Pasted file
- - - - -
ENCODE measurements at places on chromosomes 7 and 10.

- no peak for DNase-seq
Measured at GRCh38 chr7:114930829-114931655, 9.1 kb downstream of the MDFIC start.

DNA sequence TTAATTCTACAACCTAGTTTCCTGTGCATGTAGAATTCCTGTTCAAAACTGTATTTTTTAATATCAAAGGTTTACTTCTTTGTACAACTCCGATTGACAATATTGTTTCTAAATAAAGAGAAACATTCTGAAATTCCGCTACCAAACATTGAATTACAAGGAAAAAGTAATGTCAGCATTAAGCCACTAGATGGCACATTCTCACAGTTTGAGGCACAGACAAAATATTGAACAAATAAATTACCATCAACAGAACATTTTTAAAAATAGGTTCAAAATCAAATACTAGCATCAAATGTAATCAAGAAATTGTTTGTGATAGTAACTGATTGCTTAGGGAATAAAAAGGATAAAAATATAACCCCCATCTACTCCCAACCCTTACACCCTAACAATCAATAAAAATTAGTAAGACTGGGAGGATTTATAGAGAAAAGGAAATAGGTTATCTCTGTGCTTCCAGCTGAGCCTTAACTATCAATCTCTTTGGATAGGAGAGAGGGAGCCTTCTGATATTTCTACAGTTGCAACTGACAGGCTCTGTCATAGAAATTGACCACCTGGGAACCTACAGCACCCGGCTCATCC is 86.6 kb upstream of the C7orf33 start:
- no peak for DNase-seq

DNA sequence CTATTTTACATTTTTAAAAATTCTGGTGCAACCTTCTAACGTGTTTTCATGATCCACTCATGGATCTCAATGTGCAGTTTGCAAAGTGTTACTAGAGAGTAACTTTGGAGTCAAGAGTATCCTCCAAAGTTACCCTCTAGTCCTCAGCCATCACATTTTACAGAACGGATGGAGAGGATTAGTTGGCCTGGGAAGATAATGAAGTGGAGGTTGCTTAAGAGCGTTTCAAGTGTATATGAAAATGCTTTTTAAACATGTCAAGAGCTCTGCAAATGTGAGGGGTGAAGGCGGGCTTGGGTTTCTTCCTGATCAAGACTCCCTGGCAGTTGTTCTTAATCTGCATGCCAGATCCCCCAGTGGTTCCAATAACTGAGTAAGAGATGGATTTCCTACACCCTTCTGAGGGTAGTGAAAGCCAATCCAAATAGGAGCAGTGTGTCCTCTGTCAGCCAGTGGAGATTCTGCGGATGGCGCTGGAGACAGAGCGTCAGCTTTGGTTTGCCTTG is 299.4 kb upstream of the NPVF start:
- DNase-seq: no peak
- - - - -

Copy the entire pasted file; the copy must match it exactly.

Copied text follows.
ENCODE measurements at places on chromosomes 7 and 10.

- no peak for DNase-seq
Measured at GRCh38 chr7:114930829-114931655, 9.1 kb downstream of the MDFIC start.

DNA sequence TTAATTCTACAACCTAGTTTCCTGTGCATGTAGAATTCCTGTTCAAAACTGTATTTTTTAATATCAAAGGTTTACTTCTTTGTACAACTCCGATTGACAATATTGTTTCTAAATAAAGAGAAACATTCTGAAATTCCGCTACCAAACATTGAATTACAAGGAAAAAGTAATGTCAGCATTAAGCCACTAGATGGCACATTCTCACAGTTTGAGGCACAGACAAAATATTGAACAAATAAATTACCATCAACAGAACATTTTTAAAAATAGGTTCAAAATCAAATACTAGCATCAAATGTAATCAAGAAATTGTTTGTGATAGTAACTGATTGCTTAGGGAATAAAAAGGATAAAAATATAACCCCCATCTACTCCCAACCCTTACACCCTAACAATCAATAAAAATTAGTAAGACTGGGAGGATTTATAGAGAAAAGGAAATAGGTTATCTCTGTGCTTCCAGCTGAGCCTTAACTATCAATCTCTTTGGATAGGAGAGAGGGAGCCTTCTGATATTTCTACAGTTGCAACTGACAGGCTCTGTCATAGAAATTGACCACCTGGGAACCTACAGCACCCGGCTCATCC is 86.6 kb upstream of the C7orf33 start:
- no peak for DNase-seq

DNA sequence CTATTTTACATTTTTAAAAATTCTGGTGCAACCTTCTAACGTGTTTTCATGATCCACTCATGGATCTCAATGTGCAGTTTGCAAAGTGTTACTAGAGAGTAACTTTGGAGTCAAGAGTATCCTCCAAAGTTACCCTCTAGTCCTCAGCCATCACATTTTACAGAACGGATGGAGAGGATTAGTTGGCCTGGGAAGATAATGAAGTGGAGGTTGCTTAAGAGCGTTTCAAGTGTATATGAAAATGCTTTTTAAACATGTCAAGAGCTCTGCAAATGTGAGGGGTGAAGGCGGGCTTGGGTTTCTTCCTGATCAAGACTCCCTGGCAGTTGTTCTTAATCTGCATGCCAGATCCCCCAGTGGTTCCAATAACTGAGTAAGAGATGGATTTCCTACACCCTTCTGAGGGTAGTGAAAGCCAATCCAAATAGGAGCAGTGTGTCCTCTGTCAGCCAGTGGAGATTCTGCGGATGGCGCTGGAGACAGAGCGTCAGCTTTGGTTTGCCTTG is 299.4 kb upstream of the NPVF start:
- DNase-seq: no peak